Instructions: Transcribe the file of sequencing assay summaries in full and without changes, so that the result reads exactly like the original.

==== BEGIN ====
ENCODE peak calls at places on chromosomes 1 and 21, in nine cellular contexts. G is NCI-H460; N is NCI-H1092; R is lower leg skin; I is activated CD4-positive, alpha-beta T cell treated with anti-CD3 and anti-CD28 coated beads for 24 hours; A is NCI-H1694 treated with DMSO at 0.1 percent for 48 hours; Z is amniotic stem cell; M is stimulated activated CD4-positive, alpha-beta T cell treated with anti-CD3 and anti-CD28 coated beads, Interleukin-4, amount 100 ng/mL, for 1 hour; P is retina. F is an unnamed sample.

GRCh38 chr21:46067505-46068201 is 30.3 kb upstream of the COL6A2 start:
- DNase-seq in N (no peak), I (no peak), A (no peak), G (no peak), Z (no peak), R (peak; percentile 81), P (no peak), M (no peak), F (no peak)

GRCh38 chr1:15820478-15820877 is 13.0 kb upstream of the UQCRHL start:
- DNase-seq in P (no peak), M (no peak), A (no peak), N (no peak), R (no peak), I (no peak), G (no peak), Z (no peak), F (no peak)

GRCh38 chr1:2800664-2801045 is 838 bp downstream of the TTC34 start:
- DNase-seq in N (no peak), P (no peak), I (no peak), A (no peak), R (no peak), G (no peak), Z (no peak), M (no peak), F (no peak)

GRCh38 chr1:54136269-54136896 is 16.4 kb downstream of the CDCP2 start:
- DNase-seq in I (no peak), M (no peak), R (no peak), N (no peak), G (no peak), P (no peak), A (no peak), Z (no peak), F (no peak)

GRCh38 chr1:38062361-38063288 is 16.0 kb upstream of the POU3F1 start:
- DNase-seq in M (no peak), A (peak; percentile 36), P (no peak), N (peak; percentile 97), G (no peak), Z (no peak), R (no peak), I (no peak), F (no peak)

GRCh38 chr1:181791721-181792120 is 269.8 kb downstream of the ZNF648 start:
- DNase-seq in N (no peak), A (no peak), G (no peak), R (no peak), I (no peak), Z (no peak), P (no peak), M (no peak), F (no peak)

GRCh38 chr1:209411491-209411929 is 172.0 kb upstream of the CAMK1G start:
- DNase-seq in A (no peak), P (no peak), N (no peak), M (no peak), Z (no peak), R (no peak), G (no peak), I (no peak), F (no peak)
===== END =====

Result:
ENCODE peak calls at places on chromosomes 1 and 21, in nine cellular contexts. G is NCI-H460; N is NCI-H1092; R is lower leg skin; I is activated CD4-positive, alpha-beta T cell treated with anti-CD3 and anti-CD28 coated beads for 24 hours; A is NCI-H1694 treated with DMSO at 0.1 percent for 48 hours; Z is amniotic stem cell; M is stimulated activated CD4-positive, alpha-beta T cell treated with anti-CD3 and anti-CD28 coated beads, Interleukin-4, amount 100 ng/mL, for 1 hour; P is retina. F is an unnamed sample.

GRCh38 chr21:46067505-46068201 is 30.3 kb upstream of the COL6A2 start:
- DNase-seq in N (no peak), I (no peak), A (no peak), G (no peak), Z (no peak), R (peak; percentile 81), P (no peak), M (no peak), F (no peak)

GRCh38 chr1:15820478-15820877 is 13.0 kb upstream of the UQCRHL start:
- DNase-seq in P (no peak), M (no peak), A (no peak), N (no peak), R (no peak), I (no peak), G (no peak), Z (no peak), F (no peak)

GRCh38 chr1:2800664-2801045 is 838 bp downstream of the TTC34 start:
- DNase-seq in N (no peak), P (no peak), I (no peak), A (no peak), R (no peak), G (no peak), Z (no peak), M (no peak), F (no peak)

GRCh38 chr1:54136269-54136896 is 16.4 kb downstream of the CDCP2 start:
- DNase-seq in I (no peak), M (no peak), R (no peak), N (no peak), G (no peak), P (no peak), A (no peak), Z (no peak), F (no peak)

GRCh38 chr1:38062361-38063288 is 16.0 kb upstream of the POU3F1 start:
- DNase-seq in M (no peak), A (peak; percentile 36), P (no peak), N (peak; percentile 97), G (no peak), Z (no peak), R (no peak), I (no peak), F (no peak)

GRCh38 chr1:181791721-181792120 is 269.8 kb downstream of the ZNF648 start:
- DNase-seq in N (no peak), A (no peak), G (no peak), R (no peak), I (no peak), Z (no peak), P (no peak), M (no peak), F (no peak)

GRCh38 chr1:209411491-209411929 is 172.0 kb upstream of the CAMK1G start:
- DNase-seq in A (no peak), P (no peak), N (no peak), M (no peak), Z (no peak), R (no peak), G (no peak), I (no peak), F (no peak)